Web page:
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Jediphile

Does anyone else share my dislike of d20?

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That wizard who casts that 10d6 fireball at his 10th level fighter friend, who happens to have a 14 Con, would easily kill his friend if a more realistic Massive Damage threshold is used.

 

 

Realistic?


People laugh when I say that I think a jellyfish is one of the most beautiful things in the world. What they don't understand is, I mean a jellyfish with long, blond hair.

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Yep.

 

Normal MDT is 50 in DnD. Dropping it to be equal to the character's Constitution score would mean the wizard has a good chance of taking out his warrior friend with the 14 Con with the fireball.

 

How many hit points you have is irrelevant if you fail your Fortitude Save against massive damage. If you fail it you are immediately at -1 hit points and dying or dead all together.


Harvey

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Yep.

 

Normal MDT is 50 in DnD.  Dropping it to be equal to the character's Constitution score would mean the wizard has a good chance of taking out his warrior friend with the 14 Con with the fireball.

 

How many hit points you have is irrelevant if you fail your Fortitude Save against massive damage.  If you fail it you are immediately at -1 hit points and dying or dead all together.

 

Actually, a warrior has a d10 for each level, always the maximum 10 at level 1, and gets to add his con bonus every time. That's 10+bonus + d10+bonus/level. The wizard's fireball does only d6/level, so chances are he will never reach the warrior's hit points, even if the warrior missed his save. And since fireballs cap at 10d6 while characters never stop accumulating hp, the chances of dying are even smaller beyond level 10.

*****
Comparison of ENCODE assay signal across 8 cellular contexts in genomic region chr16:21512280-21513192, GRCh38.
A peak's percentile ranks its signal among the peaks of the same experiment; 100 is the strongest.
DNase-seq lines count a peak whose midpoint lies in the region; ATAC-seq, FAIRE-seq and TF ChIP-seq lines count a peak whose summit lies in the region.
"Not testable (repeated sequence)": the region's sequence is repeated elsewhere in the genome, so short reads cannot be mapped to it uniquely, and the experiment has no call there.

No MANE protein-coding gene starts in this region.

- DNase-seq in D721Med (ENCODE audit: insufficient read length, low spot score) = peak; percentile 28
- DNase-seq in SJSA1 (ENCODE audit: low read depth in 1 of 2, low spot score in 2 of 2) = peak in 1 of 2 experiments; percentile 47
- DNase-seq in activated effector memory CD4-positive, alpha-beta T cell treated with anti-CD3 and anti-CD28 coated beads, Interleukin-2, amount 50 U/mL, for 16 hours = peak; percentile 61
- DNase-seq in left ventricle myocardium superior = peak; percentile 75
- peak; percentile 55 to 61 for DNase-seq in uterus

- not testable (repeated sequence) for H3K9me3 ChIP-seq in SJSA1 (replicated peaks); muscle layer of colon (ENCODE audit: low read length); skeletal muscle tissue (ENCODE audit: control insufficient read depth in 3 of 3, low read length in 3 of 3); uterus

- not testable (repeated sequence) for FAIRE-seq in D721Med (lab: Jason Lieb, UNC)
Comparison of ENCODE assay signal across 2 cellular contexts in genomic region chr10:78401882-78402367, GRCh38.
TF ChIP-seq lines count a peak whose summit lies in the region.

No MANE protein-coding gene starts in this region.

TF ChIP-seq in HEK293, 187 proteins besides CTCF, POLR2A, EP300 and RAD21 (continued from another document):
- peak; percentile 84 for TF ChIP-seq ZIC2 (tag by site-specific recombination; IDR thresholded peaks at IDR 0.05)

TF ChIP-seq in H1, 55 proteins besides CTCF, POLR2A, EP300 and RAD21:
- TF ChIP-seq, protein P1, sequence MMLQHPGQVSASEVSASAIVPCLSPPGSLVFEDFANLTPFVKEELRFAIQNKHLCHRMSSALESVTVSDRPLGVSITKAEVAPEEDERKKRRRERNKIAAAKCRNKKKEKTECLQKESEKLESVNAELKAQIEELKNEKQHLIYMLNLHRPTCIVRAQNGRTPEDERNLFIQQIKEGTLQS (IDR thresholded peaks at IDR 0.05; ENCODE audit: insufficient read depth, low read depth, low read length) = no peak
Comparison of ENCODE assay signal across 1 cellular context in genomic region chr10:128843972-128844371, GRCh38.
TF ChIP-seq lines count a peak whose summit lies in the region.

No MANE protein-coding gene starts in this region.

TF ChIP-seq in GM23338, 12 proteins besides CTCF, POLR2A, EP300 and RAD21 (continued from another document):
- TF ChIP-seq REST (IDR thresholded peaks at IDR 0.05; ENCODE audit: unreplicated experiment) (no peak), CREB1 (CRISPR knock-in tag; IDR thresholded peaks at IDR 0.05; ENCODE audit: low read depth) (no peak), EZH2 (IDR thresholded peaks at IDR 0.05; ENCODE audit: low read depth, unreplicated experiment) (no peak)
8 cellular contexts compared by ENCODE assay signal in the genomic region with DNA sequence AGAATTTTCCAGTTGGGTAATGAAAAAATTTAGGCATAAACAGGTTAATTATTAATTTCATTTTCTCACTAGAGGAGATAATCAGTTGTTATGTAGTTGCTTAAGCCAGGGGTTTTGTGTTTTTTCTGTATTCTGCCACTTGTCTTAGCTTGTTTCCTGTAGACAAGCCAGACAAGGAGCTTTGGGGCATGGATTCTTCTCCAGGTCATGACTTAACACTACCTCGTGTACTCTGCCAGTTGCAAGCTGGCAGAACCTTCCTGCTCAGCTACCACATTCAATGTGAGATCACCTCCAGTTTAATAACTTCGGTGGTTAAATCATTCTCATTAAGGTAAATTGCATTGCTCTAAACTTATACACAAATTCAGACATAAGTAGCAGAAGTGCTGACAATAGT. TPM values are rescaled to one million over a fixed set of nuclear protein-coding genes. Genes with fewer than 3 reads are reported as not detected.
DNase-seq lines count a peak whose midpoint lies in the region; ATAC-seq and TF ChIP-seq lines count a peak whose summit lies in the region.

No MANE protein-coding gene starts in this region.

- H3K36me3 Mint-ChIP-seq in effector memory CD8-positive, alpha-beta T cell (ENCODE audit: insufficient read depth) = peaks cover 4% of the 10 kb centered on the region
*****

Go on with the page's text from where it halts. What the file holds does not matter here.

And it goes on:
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GURPS is a entry level game.

 

As for Shadowrun, once you get the concepts down it's a snap to play :p

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I played Shadowrun for 2 years and I say the system is unnecessarily cumbersome. The damage system is really stupid.

 

And for the record, I'm not saying that I like hit points so long as they are not used in a level-based system. I said L5R is the exception, where it is the only system with hit points I like.

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You keep repeating that :p

 

you should make it your sig :p

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I told you, you should told her that Feargus lined up the rights to both Shadowrun and 7th Sea and she needed to come into the topic to pick one.

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The problem lies in the multi/dual class systems, which are completely different in 2e and 3e, and in the way monster-races are fit into the rules in each incarnation. In 2e, a 1st level warrior is a 1st level character, no matter which race he belongs to, while in 3e, the race, if powerful, is considered to be worth a number of experience levels. I checked this, and IIRC a minotaur is considered to be an 8th-level character as a base, so a 3rd-level minotaur fighter would be considered 11th-level (8+3) and have to earn xp according to that. This means that I cannot fairly convert a 16th-level 2e minotaur fighter (who would drop eight levels to be a mere 8th level fighter) or a 12/12-level 2e dwarven fighter/cleric, since his classes would add up to 24 levels, which is far too much in 3e.